I have a raster image with an obvious gradient of exposure and contrast from top to down. I can easily find perfect adjustments using Photosho/Image/Adjustments/Levels or Curves enter image description here for any individual part of the image, but I need a corrected continous image (according to the unfortunate gradient in exposure/contrast). I found solutions for lots of gradients and tried adjustment layers, but could not figure out how to make an adjustement gradient for levels/curves/gamma.

EDIT for clarification:
I am dealing with grayscale imaging data, where the visibility of the dark/bright contrast on print depends on correct settings/adjustments. With the original data in the imaging application, you can play with brightness/contrast on the screen and easily identify the bright structures in parts of the image, but for print, one needs to find one setting that fits for the whole image area.
As example I added the famous checkerboard illusion (taken from http://web.mit.edu/persci/people/adelson/checkershadow_illusion.html, where the shade increases smoothly. checkerboard illusion
So what I'd like to do is to create a mask/adjustment layer/whatever, that corrects for the uneven exposure/"shades". For the beginning, I'd be satisfied with a linear gradient into one direction.
I am looking forward to any help!

  • 1
    ...eeeh!? Sorry, I don't follow. Do you have a screenshot?
    – Vincent
    Commented Sep 13, 2014 at 14:05
  • Why you posted an illusion as an example?
    – Rosenthal
    Commented Sep 13, 2014 at 16:13
  • @Neo I posted only an example that contains a shift in brightness, since I can't post original data (human MRI data where in theory people could be identified). If I could create my own example, I could easily use that technique to solve the problem.
    – Martin
    Commented Sep 13, 2014 at 16:31
  • @Martin WOW!! I knew you were talking about Biomedical!!!
    – Rosenthal
    Commented Sep 13, 2014 at 16:36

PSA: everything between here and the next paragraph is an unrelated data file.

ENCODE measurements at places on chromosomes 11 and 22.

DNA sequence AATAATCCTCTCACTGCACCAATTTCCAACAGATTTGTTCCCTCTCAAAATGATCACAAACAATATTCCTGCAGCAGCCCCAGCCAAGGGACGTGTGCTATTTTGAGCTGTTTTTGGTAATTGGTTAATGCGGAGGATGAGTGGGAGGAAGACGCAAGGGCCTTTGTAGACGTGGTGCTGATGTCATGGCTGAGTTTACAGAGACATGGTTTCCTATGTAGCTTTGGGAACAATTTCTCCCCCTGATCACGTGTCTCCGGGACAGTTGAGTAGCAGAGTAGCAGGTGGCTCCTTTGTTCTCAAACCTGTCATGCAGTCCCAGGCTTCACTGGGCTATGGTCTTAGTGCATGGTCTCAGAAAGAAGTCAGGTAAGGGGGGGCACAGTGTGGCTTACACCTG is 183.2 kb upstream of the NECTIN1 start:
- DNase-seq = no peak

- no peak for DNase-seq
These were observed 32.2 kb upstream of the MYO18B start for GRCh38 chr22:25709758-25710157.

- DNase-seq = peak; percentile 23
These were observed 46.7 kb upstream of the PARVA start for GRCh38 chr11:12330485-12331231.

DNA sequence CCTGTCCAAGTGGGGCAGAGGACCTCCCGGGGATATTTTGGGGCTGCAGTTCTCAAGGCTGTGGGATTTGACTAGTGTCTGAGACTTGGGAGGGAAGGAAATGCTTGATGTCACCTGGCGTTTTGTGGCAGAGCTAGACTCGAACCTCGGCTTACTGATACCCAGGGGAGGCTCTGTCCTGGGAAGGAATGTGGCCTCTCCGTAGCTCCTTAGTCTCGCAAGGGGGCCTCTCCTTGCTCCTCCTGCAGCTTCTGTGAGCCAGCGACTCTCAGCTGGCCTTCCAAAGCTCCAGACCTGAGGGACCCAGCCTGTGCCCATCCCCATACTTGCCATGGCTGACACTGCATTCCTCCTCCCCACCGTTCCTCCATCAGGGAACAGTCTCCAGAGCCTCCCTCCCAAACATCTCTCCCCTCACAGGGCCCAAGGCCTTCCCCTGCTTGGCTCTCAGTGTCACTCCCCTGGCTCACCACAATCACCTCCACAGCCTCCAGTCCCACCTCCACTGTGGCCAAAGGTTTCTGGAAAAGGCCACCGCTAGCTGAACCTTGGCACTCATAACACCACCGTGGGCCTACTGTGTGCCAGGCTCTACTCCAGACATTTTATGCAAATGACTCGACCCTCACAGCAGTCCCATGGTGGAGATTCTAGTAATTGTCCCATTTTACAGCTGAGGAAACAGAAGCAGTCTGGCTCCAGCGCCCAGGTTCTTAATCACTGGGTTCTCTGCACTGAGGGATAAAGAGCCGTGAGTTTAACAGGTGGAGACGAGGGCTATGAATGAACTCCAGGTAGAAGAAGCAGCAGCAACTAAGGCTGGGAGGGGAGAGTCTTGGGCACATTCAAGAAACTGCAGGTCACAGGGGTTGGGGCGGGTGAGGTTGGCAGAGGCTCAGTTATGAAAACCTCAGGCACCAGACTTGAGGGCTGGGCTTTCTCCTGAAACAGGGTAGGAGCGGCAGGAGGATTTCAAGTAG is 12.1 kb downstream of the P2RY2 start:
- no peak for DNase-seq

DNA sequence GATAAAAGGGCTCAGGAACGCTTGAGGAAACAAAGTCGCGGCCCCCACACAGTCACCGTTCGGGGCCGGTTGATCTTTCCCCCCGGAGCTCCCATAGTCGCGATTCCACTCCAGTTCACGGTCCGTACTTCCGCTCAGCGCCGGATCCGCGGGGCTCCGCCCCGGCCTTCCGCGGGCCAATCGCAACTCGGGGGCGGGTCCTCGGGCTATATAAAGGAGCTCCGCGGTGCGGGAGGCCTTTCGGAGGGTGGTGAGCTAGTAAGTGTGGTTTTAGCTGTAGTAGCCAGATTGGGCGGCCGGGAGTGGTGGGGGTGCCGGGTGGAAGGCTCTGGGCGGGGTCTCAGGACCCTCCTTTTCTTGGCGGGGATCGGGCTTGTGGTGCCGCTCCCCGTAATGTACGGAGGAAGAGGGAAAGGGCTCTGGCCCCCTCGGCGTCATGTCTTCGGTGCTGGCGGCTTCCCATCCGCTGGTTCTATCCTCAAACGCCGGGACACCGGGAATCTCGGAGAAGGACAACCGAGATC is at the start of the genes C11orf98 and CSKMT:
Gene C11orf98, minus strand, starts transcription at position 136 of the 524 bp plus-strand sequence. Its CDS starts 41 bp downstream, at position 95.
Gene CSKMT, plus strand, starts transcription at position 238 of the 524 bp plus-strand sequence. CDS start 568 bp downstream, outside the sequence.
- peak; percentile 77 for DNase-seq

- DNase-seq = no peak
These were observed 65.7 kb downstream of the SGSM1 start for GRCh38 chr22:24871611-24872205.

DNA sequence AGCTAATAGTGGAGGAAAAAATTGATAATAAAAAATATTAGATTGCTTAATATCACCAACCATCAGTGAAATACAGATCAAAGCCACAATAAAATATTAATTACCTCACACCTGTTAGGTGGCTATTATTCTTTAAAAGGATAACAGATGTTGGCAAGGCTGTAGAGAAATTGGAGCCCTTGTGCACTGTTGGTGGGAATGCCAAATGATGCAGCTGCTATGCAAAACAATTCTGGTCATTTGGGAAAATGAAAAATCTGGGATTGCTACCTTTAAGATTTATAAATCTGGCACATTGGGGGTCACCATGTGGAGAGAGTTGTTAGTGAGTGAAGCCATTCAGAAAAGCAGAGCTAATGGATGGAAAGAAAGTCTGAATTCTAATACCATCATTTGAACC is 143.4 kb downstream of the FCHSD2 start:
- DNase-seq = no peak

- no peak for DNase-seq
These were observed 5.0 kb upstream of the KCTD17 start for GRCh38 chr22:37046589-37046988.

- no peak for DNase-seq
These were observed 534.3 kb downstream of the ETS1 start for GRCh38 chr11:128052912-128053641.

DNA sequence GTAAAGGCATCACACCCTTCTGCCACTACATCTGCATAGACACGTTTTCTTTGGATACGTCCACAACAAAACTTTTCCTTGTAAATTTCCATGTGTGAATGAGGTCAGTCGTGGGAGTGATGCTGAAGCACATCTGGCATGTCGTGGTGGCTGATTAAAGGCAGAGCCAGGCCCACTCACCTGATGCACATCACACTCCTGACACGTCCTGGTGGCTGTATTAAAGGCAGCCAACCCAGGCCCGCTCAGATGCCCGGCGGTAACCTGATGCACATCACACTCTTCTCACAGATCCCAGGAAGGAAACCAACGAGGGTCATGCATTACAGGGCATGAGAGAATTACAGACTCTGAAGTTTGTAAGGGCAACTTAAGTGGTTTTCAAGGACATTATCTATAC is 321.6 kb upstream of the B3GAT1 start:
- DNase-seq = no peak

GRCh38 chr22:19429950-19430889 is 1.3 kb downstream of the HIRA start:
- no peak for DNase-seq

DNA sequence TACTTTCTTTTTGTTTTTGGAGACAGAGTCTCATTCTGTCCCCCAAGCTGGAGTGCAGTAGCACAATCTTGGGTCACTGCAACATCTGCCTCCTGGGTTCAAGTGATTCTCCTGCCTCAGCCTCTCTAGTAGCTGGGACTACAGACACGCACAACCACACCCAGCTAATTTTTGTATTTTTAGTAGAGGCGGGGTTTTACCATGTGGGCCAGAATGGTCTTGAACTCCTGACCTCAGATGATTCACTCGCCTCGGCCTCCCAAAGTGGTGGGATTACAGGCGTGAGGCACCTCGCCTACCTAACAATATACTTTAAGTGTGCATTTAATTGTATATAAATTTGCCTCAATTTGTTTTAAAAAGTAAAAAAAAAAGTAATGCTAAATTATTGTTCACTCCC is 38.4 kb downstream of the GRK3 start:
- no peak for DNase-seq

2 Answers 2


I completely agree with Neo (thanks) that imaging postprocessing can often be done best in the source application or in ImageJ. But sometimes it is not possible.
After searching and trying for several hours, I actually just now found an (at least at the first glance) easy solution within photoshop:

  1. layer / new adjustment layer / Curves (or whatever is desired) --> adjust sliders --> affects range/gamma/etc. of the WHOLE image. But then,
  2. in the gradient map layer "flyout" (see screenshot), click "Masks" gradient map mask
  3. in the gradient tool box, select e.g. a linear white-to-black gradient, and draw it at the desired direction and part of the image, e.g. from bottom left to top right according to the exposure inhomogeneity... voila! gradient tool

Finally, needless to say, that imaging postprocessing should not be abused but communicated to the readership if applicable.


Unfortunately what you want to do is not possible in Photoshop, this is called local contrast normalization and it is used for example in biomedical imaging to bring the image, or other type of signal, into a range that is more familiar or normal to the senses, hence the term normalization. Often, the motivation is to achieve consistency in dynamic range for a set of data, signals, or images to avoid mental distraction or fatigue. For example, a newspaper will strive to make all of the images in an issue share a similar range of grayscale.

This problem is easily solved in the field of Computer Graphics, where you can find computer algorithms and specialized software that makes the process of grayscale conversion more friendly.

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